Danish, English _g_ shifts (was Chinese Dialect Question)
|From:||Pavel Iosad <edricson@...>|
|Date:||Saturday, October 4, 2003, 17:49|
Isidora, on Danish:
> I could just swear that /d/ doesn't become a real [D]. It sounds an
> *awful* lot like one, but I don't think that it's truly
The overview of Danish that I have on hand claims it's a 'vocoid', which
seems to say it's an approximant.
> I'm trying to think of a word with a post-vocalic /b/ so that
> I can hear what you wrote about it becoming [w].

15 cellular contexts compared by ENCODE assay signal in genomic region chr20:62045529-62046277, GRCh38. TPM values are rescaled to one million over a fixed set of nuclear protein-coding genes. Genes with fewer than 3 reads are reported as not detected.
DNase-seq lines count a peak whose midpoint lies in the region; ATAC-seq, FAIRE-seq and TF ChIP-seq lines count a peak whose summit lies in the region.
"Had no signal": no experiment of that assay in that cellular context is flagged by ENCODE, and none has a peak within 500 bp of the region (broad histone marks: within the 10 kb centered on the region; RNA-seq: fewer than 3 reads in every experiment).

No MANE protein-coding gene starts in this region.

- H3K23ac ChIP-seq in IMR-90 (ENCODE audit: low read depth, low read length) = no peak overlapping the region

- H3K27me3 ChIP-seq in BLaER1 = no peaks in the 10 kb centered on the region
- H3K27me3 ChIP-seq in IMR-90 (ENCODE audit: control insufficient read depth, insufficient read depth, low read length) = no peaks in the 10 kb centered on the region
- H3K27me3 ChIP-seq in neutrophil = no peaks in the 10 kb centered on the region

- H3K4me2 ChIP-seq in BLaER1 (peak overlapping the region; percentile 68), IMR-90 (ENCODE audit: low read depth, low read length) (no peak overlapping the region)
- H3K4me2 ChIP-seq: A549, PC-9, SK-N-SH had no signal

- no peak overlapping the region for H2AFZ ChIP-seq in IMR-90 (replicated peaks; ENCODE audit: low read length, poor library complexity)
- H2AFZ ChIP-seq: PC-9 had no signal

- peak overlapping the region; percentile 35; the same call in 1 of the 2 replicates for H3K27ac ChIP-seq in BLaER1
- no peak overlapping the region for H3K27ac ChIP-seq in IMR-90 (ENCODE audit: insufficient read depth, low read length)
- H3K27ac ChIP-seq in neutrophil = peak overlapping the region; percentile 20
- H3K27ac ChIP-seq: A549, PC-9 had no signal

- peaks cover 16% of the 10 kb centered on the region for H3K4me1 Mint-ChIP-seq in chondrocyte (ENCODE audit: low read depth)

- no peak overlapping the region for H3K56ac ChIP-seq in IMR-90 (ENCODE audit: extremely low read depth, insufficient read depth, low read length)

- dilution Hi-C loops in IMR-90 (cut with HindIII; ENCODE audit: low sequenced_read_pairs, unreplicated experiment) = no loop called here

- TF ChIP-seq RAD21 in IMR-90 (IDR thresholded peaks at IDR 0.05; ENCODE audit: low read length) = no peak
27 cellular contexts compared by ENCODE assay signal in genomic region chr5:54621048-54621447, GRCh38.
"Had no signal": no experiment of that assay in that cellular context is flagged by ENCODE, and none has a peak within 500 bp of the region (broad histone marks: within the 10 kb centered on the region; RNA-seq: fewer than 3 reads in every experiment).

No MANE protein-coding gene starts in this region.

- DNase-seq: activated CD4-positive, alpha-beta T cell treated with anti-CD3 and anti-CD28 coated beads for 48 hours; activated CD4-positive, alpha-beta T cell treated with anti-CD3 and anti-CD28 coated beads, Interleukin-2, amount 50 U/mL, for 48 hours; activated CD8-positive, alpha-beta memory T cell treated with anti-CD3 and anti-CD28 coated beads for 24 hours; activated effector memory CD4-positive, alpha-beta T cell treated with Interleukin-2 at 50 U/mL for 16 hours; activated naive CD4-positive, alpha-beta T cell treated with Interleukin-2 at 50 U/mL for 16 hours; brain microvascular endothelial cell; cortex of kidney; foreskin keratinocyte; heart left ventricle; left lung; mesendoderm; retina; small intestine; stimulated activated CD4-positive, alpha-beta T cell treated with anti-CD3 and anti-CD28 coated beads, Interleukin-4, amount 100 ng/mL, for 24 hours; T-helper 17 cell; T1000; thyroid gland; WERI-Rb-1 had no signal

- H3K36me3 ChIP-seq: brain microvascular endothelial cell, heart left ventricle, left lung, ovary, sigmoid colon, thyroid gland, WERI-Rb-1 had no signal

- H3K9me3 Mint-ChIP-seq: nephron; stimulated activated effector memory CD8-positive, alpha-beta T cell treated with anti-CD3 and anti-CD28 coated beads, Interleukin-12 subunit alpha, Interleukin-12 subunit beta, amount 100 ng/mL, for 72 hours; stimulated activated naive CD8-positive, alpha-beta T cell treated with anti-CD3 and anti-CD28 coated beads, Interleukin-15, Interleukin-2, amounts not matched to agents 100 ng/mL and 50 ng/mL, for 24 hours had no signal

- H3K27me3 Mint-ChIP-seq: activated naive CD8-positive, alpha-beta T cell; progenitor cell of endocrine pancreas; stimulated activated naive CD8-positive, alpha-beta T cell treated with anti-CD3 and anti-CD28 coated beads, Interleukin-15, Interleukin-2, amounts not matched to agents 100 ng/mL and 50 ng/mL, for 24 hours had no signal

> (OTOH, I am quite familiar with the
> slightly bizarre phenomenon of Danish /g/ --> [w] or [j].
> It's astonishing
> that that consonant can turn into either of the glides, but it most
> certainly does.
English did that as well, of course - g > [G_j] > j / _V [+front] - so
_eage_ > _eye_, Swedish _öga_, *_gard_ > _geard_ > _yard_, Sw. _gård_.
Also, g > [G] > w / V_V [- front], so English _own_, Sw. _egen_ (don't
remember the Old English).
Pavel Iosad email@example.com
Nid byd, byd heb wybodaeth